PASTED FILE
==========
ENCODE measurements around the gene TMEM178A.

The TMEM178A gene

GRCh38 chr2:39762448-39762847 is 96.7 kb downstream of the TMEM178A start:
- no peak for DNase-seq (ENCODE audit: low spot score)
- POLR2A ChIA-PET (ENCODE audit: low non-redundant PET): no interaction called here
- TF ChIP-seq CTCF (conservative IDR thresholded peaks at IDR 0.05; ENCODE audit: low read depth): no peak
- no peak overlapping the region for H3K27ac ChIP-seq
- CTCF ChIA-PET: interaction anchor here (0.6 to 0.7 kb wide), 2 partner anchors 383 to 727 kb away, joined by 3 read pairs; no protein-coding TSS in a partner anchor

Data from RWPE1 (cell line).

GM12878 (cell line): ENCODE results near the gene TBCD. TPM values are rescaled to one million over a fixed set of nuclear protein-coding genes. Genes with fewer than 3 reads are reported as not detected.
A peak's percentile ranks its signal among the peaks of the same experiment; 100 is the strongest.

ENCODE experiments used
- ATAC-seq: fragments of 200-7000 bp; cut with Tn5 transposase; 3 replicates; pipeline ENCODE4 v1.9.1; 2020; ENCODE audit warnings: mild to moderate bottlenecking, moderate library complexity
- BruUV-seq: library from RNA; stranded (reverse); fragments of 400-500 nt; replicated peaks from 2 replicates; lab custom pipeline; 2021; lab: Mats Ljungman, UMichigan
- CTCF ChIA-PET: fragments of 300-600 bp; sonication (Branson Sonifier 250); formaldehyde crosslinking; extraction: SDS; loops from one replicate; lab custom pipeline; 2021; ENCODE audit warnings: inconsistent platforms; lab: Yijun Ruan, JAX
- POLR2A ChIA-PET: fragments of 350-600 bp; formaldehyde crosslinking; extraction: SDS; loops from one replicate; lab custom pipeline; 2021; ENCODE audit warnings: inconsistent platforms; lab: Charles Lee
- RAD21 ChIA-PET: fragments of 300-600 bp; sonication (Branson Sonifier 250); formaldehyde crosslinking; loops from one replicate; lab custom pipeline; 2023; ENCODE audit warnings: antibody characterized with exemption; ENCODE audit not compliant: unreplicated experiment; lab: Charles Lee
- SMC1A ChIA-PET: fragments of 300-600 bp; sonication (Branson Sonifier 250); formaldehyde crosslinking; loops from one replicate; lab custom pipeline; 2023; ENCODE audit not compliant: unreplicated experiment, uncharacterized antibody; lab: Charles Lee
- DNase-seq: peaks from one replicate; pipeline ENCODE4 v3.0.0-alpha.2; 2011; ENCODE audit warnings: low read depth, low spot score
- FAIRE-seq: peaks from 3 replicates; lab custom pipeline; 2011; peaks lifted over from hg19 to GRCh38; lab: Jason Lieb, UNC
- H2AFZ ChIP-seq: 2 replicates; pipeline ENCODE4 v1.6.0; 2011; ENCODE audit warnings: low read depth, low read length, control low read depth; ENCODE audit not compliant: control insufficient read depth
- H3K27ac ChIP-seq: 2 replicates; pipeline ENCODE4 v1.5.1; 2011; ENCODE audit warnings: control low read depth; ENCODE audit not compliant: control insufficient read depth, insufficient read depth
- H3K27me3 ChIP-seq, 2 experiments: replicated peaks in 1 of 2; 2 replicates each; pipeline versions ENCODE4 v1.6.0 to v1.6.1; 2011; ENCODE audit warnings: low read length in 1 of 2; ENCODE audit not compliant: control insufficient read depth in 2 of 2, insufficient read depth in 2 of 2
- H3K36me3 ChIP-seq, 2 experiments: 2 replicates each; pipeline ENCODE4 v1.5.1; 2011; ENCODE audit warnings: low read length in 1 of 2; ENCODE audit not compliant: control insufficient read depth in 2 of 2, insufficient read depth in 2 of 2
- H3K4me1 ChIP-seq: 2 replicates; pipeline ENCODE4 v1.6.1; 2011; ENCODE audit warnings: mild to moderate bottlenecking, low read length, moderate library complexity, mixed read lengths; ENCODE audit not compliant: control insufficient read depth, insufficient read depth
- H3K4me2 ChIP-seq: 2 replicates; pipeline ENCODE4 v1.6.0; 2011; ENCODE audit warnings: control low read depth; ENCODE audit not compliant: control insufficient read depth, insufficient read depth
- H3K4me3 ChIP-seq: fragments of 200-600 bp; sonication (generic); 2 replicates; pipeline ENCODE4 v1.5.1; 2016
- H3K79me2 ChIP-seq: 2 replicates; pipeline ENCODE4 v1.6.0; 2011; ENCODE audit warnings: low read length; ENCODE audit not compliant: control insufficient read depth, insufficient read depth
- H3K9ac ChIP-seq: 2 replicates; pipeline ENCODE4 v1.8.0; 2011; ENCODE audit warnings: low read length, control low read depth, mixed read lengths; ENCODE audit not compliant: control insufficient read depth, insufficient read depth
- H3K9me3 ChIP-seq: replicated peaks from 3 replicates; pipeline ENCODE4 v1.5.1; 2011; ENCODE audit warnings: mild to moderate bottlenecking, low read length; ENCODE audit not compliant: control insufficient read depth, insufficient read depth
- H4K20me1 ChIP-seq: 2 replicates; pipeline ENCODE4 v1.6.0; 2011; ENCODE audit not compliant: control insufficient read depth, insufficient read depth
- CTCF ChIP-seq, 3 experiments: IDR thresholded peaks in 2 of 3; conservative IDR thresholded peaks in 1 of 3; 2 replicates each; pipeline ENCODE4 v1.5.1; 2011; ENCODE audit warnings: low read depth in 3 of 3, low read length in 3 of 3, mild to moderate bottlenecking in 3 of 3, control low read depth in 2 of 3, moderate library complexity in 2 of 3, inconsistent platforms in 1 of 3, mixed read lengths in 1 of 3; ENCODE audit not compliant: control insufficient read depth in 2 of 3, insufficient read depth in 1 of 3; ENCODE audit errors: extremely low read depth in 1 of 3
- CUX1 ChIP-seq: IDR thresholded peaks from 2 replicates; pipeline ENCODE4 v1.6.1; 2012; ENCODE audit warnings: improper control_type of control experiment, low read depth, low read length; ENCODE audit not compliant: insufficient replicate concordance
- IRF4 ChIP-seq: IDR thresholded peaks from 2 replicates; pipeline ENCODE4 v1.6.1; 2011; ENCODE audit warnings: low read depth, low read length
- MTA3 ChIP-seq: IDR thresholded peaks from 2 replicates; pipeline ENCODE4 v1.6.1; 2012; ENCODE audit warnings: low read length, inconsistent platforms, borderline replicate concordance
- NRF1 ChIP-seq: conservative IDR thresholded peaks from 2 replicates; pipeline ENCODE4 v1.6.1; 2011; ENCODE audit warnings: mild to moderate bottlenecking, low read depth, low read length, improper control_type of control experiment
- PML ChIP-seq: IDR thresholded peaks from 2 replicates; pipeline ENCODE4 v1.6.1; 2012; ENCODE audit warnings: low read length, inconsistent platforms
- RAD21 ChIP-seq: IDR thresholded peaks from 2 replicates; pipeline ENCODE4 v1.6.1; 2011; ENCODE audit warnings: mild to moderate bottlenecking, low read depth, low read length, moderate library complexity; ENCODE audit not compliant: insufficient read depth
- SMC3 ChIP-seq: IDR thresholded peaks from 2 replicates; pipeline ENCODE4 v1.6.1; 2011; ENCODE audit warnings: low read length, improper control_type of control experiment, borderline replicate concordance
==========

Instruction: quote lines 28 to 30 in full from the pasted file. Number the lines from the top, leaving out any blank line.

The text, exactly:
- H3K79me2 ChIP-seq: 2 replicates; pipeline ENCODE4 v1.6.0; 2011; ENCODE audit warnings: low read length; ENCODE audit not compliant: control insufficient read depth, insufficient read depth
- H3K9ac ChIP-seq: 2 replicates; pipeline ENCODE4 v1.8.0; 2011; ENCODE audit warnings: low read length, control low read depth, mixed read lengths; ENCODE audit not compliant: control insufficient read depth, insufficient read depth
- H3K9me3 ChIP-seq: replicated peaks from 3 replicates; pipeline ENCODE4 v1.5.1; 2011; ENCODE audit warnings: mild to moderate bottlenecking, low read length; ENCODE audit not compliant: control insufficient read depth, insufficient read depth